There are a number of practical ways of reducing the impact of bad reviews, such as providing a direct public response which shows that the business has engaged with and resolved the problem. It’s also worth noting that a few bad reviews is par for the course and helps demonstrate the veracity of the review board – particularly as it has been shown that many consumers generally do not trust reviews that contain no negatives.

For practical reasons, an increasing number of brands are also turning to review management platforms such as Trustpilot. While this may result in a loss of control for the retailer, it effectively contracts out the moderation function to a trusted body that can guarantee objectivity and transparency.

Incentivising positive reviews

Another area where retailers and brand owners can come unstuck from a consumer law perspective is by offering incentives that are designed to artificially generate positive reviews.

Incentivising a customer who has bought a product to leave an honest review will usually be acceptable provided that there is no obligation or expectation of a positive review in return. However, offering a consumer some form of benefit in return for leaving a positive review blurs the lines as reviews posted in these circumstances are unlikely to be considered genuine.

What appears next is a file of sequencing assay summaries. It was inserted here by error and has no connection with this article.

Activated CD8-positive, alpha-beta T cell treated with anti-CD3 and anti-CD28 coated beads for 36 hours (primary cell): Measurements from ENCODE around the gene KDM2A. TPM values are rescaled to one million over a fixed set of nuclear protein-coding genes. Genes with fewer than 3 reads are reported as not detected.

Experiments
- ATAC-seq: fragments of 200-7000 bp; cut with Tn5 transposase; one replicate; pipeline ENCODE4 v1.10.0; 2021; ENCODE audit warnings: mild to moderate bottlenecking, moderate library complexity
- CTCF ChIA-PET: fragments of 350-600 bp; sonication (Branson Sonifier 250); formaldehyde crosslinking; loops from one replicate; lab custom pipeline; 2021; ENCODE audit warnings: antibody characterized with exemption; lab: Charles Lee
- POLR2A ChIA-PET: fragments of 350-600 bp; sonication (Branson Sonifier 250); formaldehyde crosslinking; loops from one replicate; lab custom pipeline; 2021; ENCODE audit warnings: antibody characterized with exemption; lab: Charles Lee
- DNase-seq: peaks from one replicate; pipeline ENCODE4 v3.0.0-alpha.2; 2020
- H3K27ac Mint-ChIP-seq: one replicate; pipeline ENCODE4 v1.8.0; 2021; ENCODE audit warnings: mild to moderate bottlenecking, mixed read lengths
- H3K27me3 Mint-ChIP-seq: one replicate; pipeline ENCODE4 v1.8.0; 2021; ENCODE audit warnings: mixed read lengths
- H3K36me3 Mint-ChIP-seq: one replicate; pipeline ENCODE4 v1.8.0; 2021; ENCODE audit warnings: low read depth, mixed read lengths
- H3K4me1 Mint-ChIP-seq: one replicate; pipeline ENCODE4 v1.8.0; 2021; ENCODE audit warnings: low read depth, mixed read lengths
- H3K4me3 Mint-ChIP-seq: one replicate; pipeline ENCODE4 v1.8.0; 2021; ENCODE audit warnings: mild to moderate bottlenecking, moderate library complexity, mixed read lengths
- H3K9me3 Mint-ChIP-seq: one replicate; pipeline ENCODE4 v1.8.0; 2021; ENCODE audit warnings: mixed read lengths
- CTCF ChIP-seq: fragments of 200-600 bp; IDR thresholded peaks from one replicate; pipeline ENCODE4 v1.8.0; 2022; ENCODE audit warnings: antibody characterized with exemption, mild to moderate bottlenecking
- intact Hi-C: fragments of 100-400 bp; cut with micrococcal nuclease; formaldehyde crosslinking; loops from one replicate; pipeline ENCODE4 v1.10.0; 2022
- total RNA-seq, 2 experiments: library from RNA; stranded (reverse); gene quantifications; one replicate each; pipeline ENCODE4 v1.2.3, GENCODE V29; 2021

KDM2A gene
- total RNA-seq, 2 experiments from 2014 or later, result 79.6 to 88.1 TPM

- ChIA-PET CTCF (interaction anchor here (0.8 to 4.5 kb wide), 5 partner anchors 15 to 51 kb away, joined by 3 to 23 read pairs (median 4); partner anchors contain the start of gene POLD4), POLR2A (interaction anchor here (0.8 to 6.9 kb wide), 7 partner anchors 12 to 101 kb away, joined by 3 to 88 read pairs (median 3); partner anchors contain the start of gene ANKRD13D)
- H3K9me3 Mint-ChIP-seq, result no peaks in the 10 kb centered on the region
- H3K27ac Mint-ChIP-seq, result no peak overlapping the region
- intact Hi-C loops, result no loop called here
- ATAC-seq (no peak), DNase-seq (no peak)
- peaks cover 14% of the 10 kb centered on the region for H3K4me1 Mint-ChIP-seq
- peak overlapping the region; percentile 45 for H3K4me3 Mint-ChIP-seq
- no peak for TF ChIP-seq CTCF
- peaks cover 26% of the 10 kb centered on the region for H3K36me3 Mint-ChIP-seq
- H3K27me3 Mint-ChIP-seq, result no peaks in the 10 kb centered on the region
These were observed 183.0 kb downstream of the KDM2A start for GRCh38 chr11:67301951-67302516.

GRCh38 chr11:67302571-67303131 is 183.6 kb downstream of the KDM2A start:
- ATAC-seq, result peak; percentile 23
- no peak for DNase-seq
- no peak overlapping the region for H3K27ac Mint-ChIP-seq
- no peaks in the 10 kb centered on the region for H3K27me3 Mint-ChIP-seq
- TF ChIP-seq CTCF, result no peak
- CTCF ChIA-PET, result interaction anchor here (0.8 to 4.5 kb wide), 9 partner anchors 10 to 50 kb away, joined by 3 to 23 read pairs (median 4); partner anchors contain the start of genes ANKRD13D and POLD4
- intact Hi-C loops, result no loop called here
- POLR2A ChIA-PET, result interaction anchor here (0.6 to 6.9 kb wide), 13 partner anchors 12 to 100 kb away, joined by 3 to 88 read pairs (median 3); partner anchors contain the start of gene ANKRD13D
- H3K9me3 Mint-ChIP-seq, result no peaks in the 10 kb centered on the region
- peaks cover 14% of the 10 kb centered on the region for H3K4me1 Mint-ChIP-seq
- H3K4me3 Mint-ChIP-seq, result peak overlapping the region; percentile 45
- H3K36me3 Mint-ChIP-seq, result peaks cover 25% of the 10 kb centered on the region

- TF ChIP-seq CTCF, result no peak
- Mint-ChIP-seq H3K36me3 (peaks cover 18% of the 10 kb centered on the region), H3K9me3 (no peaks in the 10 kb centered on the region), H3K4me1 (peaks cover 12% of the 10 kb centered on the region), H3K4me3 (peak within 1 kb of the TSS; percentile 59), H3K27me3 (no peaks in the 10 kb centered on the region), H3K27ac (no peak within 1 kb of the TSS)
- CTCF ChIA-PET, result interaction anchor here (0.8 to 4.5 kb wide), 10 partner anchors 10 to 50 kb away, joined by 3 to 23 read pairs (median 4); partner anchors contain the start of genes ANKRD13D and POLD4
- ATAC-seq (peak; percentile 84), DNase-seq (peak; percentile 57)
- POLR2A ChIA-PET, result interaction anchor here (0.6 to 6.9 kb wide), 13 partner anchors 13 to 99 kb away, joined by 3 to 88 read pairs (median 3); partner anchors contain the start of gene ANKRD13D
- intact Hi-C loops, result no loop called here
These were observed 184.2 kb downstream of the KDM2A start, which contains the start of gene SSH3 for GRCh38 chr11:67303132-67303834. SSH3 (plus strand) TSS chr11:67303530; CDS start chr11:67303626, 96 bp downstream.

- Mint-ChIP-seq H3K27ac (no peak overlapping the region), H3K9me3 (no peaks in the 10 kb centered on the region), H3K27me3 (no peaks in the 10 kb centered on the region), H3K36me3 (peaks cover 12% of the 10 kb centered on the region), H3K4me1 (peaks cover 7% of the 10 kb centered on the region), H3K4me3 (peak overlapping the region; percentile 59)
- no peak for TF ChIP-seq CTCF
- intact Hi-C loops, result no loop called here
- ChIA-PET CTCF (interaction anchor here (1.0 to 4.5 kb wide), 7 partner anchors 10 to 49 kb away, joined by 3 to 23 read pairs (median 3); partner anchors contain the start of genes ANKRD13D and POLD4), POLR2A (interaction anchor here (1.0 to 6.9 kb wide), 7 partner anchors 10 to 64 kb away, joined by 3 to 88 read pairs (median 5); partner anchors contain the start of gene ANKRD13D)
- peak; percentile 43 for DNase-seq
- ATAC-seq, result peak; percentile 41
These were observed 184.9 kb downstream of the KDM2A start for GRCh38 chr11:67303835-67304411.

For example, the ASA has previously ruled against companies for offering a £3 refund to customers who left a “nice review” and for offering an additional entry into a prize draw for customers who posted a five-star review.

“Fake” reviews

Of course, it goes without saying that directly procuring fake reviews will always breach consumer law and can give rise to the risk of very significant criminal penalties. The owner of an online review company was recently jailed in Italy for posting fake reviews on TripAdvisor on behalf of hospitality businesses – and it's possible that similarly harsh penalties would be imposed here in the UK. It's important to note that the business purchasing the fake reviews can also face criminal enforcement action.